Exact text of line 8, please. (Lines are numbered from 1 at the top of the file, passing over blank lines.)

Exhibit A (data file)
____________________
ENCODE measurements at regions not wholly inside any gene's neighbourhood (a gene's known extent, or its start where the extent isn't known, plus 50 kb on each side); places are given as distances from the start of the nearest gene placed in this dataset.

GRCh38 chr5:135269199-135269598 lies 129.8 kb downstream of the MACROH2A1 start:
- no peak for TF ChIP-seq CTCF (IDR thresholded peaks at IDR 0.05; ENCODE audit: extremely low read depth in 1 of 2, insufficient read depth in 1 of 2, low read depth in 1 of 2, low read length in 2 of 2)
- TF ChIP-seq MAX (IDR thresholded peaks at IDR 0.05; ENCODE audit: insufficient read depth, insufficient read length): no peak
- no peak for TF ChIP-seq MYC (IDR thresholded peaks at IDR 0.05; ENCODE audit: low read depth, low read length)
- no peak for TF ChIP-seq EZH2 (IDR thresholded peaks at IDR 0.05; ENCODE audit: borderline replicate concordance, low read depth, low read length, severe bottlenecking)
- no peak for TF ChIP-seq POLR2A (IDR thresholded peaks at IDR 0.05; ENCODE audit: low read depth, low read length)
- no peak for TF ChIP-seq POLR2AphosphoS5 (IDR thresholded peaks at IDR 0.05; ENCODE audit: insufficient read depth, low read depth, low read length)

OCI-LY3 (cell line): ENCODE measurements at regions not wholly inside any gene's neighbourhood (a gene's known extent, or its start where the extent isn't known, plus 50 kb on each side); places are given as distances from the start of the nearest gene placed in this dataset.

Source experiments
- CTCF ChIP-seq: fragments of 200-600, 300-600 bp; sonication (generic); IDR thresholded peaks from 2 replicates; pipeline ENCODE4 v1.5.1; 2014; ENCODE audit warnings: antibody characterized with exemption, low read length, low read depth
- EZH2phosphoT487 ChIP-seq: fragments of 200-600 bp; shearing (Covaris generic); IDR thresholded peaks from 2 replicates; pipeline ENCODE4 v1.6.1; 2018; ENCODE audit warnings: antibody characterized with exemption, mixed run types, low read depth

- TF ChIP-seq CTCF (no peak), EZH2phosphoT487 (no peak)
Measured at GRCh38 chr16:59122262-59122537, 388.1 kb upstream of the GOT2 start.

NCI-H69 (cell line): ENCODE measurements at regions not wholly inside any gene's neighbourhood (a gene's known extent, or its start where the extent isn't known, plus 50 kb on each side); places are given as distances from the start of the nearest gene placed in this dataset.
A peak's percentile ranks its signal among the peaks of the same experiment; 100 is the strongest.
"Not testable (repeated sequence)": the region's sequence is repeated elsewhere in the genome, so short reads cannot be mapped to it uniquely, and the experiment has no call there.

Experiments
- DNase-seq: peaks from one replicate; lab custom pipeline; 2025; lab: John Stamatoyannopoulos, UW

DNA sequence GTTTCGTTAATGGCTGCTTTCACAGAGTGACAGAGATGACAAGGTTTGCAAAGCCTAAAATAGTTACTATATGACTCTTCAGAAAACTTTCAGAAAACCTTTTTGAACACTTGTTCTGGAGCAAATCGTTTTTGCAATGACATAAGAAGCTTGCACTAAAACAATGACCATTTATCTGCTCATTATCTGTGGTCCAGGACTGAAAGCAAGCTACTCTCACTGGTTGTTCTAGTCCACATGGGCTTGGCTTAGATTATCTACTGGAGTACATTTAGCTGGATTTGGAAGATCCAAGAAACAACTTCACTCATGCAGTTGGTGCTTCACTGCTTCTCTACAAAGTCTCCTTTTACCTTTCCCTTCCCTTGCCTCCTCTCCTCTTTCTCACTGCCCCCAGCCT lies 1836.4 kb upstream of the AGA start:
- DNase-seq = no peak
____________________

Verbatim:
- no peak for TF ChIP-seq POLR2AphosphoS5 (IDR thresholded peaks at IDR 0.05; ENCODE audit: insufficient read depth, low read depth, low read length)